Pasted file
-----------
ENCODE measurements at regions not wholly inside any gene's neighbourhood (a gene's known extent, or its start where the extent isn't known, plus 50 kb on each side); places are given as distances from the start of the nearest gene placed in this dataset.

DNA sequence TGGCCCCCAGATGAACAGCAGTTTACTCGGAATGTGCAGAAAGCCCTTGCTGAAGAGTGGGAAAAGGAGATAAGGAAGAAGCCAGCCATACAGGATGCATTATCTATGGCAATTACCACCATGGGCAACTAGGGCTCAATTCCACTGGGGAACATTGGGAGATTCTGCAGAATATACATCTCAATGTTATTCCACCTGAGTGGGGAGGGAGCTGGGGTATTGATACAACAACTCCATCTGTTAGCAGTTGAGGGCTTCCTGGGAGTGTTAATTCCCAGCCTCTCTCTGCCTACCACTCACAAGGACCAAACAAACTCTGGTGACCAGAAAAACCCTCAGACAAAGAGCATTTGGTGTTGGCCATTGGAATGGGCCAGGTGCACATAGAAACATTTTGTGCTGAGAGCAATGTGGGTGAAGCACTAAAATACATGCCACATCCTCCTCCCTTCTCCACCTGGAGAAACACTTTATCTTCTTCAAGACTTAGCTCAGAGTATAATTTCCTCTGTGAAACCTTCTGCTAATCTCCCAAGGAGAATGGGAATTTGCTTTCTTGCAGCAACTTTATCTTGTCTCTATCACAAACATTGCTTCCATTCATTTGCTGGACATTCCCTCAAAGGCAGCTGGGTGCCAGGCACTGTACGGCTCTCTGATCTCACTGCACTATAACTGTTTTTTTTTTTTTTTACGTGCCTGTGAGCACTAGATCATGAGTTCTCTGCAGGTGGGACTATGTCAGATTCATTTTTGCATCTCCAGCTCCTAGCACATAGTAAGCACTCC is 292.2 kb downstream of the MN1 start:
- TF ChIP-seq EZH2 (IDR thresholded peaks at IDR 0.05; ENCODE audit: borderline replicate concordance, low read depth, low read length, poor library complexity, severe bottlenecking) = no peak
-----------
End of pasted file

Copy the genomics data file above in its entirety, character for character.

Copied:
ENCODE measurements at regions not wholly inside any gene's neighbourhood (a gene's known extent, or its start where the extent isn't known, plus 50 kb on each side); places are given as distances from the start of the nearest gene placed in this dataset.

DNA sequence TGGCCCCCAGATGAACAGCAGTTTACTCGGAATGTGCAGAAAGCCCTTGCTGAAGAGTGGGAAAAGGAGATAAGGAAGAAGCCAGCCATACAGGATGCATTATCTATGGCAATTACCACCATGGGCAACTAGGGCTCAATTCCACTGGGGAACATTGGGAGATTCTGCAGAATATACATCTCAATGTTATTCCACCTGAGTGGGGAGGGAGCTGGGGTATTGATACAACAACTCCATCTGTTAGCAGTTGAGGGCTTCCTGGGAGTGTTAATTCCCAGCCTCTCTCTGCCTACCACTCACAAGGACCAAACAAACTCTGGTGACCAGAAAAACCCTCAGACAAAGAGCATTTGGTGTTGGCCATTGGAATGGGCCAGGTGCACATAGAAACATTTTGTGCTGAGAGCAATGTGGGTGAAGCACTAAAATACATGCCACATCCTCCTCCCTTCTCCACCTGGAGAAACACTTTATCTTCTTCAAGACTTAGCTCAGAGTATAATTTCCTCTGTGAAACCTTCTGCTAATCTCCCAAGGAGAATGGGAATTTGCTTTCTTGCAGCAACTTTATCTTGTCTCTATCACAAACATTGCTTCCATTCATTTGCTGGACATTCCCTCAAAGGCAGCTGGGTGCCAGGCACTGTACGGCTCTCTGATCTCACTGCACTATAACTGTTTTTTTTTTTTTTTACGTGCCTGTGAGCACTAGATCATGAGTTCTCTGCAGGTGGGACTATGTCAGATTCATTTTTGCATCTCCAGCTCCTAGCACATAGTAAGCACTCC is 292.2 kb downstream of the MN1 start:
- TF ChIP-seq EZH2 (IDR thresholded peaks at IDR 0.05; ENCODE audit: borderline replicate concordance, low read depth, low read length, poor library complexity, severe bottlenecking) = no peak